Ways to Deliver Online Courses or Content

A caucasian college student talking on the phoneDelegates in the 30DC have been asking me for recommendations for platforms and other ways of delivering online courses or sequential content. Lots of options. Here’s just a few:

JigsawBox – created by Nicola Bird for coaches, but don’t let that stop you. Let your imagination run wild.

Udemy – your place to learn real world skills online. And teach too, of course.

DailyOm – specialising in Mind Body Spirit content, pay what you want (love this one)

A series of emails delivered via your list manager, e.g. Mailchimp, Aweber, 1ShoppingCart, Infusionsoft et al.

A membership plug-in e.g. Wishlist Member on your own website

Ning – like the 30 Day Challenge itself. Build and cultivate your own community.

You pays your money and you takes your choice. And there are many, many more. One will be right for you.

Old hand? Which one do you use, and why?

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2 Responses to “Ways to Deliver Online Courses or Content”

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  1. Nicola says:

    [* WordPress Simple Firewall plugin marked this comment as “trash” because: Failed GASP Bot Filter Test (comment token failure). *]
    Leadpages have aded a “sequential content delivery” template to their already awesome lineup! John Lee Dumas used nothing by Leadpages and aWeber to launch his Webinar On Fire training (case study on the Leadpages blog – just search Google). For under $60 a month for the two, you can get a biz going without even needing a website…..of course, then you need traffic!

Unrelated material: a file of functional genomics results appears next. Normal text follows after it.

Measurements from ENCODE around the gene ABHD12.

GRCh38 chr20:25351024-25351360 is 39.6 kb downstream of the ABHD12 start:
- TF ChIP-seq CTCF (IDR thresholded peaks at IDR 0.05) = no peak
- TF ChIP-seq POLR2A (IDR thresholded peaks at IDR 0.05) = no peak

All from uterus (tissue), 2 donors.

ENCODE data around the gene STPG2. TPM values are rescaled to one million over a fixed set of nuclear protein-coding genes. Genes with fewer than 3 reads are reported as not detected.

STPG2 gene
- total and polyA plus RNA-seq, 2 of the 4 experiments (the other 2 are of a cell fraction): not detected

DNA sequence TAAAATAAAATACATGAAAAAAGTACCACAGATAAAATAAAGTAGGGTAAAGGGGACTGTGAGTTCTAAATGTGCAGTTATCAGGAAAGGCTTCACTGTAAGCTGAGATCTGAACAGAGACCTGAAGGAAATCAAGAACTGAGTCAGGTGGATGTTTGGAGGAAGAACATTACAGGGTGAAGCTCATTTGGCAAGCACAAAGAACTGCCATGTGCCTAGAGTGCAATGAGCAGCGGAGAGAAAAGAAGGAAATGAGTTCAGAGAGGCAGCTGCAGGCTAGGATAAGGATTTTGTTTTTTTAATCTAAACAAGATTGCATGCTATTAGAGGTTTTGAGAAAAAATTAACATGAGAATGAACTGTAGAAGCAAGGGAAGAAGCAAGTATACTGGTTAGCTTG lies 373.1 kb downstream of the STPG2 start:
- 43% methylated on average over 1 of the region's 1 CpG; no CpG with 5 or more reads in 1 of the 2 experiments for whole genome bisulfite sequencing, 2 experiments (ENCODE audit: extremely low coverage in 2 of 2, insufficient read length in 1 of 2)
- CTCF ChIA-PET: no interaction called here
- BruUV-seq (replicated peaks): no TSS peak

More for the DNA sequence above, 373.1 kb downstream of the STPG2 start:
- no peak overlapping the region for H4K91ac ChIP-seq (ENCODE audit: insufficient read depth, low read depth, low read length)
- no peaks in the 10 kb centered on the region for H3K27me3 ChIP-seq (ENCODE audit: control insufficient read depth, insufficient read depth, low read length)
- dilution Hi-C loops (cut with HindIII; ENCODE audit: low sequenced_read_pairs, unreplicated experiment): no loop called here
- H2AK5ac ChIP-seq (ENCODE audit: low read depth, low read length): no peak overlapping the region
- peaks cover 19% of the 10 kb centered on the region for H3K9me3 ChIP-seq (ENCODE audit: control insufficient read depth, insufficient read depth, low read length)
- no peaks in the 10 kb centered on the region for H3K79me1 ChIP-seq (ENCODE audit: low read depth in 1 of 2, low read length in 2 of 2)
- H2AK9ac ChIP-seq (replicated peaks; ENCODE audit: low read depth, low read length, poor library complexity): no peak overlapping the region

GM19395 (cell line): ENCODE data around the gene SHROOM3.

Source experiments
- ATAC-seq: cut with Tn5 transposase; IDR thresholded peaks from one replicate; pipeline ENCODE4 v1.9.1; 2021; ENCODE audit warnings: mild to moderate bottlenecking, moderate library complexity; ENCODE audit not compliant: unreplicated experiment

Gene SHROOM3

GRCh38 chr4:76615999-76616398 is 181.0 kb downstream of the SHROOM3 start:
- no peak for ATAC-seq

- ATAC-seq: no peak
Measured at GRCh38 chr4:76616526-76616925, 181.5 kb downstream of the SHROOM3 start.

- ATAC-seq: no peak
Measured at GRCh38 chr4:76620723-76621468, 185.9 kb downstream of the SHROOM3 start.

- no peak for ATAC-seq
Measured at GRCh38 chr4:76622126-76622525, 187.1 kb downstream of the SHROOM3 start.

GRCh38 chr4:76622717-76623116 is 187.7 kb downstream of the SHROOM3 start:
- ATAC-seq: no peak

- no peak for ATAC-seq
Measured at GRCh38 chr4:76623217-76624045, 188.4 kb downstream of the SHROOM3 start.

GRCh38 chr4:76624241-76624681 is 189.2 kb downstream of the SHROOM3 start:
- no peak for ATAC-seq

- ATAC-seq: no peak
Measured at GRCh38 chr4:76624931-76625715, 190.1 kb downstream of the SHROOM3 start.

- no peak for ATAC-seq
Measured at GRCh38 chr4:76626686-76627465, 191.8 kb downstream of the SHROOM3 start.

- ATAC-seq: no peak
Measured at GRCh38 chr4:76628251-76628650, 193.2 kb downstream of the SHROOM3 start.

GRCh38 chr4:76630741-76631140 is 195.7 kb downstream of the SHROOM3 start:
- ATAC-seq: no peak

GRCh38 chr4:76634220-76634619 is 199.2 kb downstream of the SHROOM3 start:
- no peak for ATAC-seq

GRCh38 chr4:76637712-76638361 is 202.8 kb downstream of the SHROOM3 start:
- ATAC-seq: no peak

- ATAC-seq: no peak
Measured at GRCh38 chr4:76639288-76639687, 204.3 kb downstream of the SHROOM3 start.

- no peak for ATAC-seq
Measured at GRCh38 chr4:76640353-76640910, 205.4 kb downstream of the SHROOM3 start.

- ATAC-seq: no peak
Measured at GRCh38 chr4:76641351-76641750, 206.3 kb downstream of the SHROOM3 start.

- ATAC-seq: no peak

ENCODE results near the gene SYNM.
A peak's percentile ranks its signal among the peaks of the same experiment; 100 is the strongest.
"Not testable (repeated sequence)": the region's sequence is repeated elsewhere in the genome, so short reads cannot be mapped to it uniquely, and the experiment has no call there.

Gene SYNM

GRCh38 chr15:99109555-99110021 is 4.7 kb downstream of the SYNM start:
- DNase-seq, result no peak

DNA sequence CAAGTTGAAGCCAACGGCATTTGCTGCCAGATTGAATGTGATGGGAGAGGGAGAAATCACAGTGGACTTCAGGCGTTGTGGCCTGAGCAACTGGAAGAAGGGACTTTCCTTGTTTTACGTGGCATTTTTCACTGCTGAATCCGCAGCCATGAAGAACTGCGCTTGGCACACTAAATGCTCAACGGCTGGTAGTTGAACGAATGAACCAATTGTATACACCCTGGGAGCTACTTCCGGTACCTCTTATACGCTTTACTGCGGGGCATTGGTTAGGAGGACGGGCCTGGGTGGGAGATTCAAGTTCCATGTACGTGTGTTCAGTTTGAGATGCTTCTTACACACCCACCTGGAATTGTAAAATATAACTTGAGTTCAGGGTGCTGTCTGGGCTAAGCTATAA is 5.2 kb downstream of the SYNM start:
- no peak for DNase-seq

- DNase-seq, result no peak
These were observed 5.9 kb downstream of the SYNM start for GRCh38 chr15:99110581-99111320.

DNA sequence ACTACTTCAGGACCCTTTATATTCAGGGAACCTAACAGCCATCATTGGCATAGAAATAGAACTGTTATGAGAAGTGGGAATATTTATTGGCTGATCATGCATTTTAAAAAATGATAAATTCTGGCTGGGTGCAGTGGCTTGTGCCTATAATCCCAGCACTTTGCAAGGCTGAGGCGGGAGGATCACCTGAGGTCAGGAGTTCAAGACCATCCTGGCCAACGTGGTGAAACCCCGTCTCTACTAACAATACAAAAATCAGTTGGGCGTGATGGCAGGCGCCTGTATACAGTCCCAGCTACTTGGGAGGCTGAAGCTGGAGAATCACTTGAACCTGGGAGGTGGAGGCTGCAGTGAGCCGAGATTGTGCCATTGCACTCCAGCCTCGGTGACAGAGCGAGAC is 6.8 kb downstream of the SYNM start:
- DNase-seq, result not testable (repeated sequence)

2. [* WordPress Simple Firewall plugin marked this comment as “trash” because: Failed GASP Bot Filter Test (comment token failure). *]
    JigsawBox is fantastic and the easiest way to get your course on sale quickly if you can afford it (I set mine up in a couple of hours. The control panel is very similar to WordPress so familiar)

    I’m now a WishListMember user, and that’s great. But you’ll need more tech skills than you would for Jigsaw to set it up

    When I first started selling courses I used the OptimizePress theme on a separate domain, and to deliver the content I used password protected pages on that site. The only costs involved are for the domain and hosting

    If you’re a creator profile, you’ll no doubt be creating lots of courses over time, so don’t get too hung up on deciding where to host your first one. Just pick something and go live with it. You can always move to something else/better later once you’ve made some sales

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